Working without going to work

Snowbound: People who work from home, by computer, fax and cell phone, are productive despite the storm.

January 27, 2004|By Stacey Hirsh | Stacey Hirsh,SUN STAFF

While thousands of Baltimore-area commuters were slogging their way to work on crowded roads through ice and snow yesterday morning, Stephen H. Craft was already logged onto the computer at his in-home office, checking e-mail and editing a paper with a steamy mug of hot chocolate in his hands and a space heater warming his feet.

"Today was get out, shovel out the driveway, just in case, and spend the rest of the day working from home," said Craft, an assistant professor of marketing at Towson University.

With flexible work arrangements and teleworking increasingly popular in today's work environment, a snow day no longer means a total freeze on the local economy.

With tools once known only to the office, such as broadband Internet access, now widely available at home, turning a dining room into a virtual office has been made simple.

And the numbers of these backup offices are multiplying.

In 1997 there were 11.6 million people who "teleworked" at least once a month. By last year that number had more than doubled to 23.5 million, according to the International Telework Association and Council, or ITAC.

"The advancement in computer and communications technology that enables people to work from their home is as effective as if they were in an employee's office," said Robert L. Smith Jr., executive director of ITAC. "The increase in broadband access at the home gives that kind of instant access that they experience at the office."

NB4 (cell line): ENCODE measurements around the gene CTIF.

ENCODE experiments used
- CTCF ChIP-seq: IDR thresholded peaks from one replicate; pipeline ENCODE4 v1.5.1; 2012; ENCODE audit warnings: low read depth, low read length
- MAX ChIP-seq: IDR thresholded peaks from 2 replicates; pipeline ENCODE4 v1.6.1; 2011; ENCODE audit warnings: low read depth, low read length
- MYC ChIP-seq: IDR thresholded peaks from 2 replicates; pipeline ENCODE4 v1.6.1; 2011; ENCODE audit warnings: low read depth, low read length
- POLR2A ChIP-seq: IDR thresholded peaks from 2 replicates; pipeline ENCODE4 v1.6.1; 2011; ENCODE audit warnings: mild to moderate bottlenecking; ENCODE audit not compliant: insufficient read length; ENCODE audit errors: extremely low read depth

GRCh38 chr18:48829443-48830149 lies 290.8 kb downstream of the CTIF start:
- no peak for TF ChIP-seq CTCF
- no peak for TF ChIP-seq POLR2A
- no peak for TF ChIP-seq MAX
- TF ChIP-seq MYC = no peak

Javier Liceaga, an engineer who normally works in Germantown and lives in Laurel, shoveled his driveway yesterday morning, fed his two children breakfast, then logged onto the company's private computer network from home and got to work.

"Basically, I can work at home almost as if I was at work, the difference being I wasn't physically there," Liceaga said.

At e.magination, a Baltimore technology company, about 80 percent of the firm's 65 workers made it into the office yesterday. An additional 10 percent were able to work from home.

But a winter storm can still be costly.

Yesterday's snow cost e.magination income because some of the company's clients closed up their shops for the day and couldn't be billed.

"Even though we do have some who can telecommute, days like this are extremely expensive," said Brian Ocheltree, chief executive officer of e.magination.

Still, with work rules increasingly flexible at many companies, it's easier for individuals to deal with a snowstorm because goals are more flexible. Where you work is less important than getting the job done.

"What happens on days like today is more of us can get on our cell phone and talk, take care of our customers. Even if we're caught in a snow day like this at the airport, we can get on our laptops and do the work," said John A. Challenger, chief executive officer of Challenger, Gray & Christmas Inc., an international outplacement firm in Chicago.